What non-embroidery skills do you bring to the table that you might like to combine with embroidery?
I love to work in 3D: creating paper origami structures, maquettes and layered cutwork, and I’m wanting to push 3D embroidery, so by working in paper first I can see how the embroidery might form.
Tell us about your Mini Monsters project.
The Mini Monsters are so adorable! This was a small collaboration project with this amazing print designer, Hannah Williams. She creates these small little creatures with stories that are so playful and hilarious, something so completely different from my usual work, we decided to work together and create a small collection of embroidered monsters. We’re still working on a few more things.
Describe your ideal career.
If I could continue designing for myself, being able to work down in Cornwall, or even being able to work abroad with my embroidery, I would be ecstatic. But I think I would like a business manager; that side of freelance is no fun for me!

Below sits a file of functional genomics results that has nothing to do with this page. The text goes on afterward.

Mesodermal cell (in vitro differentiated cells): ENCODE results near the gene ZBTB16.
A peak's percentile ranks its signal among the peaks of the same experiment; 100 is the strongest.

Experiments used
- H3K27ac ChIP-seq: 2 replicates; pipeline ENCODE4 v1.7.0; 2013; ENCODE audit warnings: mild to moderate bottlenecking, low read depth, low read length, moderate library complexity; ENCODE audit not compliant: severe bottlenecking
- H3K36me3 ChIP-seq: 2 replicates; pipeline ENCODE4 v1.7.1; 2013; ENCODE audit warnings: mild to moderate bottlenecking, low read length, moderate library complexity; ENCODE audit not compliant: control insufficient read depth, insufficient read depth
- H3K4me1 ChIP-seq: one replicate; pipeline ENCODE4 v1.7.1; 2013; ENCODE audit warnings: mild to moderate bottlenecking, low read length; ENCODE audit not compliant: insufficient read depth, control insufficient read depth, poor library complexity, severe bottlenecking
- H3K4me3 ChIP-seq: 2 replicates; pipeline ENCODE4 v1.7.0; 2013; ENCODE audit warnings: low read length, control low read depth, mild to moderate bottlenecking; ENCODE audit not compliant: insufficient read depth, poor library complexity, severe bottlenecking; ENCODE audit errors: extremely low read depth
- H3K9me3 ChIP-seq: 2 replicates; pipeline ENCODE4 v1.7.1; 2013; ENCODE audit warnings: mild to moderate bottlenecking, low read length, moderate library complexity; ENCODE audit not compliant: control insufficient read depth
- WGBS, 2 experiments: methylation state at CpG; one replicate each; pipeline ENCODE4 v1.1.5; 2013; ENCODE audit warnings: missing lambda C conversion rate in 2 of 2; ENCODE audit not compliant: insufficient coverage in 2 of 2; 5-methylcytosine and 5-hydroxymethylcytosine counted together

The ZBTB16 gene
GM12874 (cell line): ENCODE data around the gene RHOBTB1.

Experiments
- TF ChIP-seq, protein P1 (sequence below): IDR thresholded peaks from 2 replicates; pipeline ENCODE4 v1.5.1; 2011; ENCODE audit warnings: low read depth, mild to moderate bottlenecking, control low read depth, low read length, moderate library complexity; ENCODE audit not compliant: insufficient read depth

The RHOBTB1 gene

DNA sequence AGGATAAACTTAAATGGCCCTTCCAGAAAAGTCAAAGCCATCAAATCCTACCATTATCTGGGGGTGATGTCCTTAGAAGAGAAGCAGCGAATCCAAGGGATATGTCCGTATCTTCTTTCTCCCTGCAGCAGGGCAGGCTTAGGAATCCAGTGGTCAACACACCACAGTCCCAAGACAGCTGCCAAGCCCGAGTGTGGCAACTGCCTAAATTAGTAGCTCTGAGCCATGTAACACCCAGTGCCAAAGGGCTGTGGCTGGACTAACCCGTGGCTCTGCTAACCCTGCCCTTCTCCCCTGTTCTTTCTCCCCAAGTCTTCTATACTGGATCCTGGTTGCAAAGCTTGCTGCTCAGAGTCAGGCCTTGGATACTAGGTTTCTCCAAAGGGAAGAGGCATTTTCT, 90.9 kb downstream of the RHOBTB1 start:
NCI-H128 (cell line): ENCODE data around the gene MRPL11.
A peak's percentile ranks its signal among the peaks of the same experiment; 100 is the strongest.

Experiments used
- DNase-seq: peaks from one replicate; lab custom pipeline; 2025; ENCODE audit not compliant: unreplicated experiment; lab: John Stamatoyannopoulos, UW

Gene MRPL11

What projects are on the horizon for you?
I am currently working on an embroidered bag collection, using my digital embroidery to create these really beautifully textured pieces. They’ll be out soon and I’m really excited about them!
Where else can we see your work?
I really wanted to start getting into more art pieces and wall hangings. I love my more commercial work, but I’m slightly constricted to practicality, with the art I want to get extravagant and really push the 3D embroidery.
Keep an eye on Alice’s website.
Rapid-fire Round: (Don’t think too hard about these.)
Favorite tool that is not a needle or scissors: Paper
Design a thread. It’s the only one you can stitch with for the next three years, so make it something you really, really like. Of what is it made; what color is it; and what do you call it? A single unicorn hair. Initially it’s black, because black is timeless, but depending on the temperature and state of weather (Hair must be from a British Unicorn), the thread would mold and change colour, but it would always have a slight sparkle to it even on the dullest of days.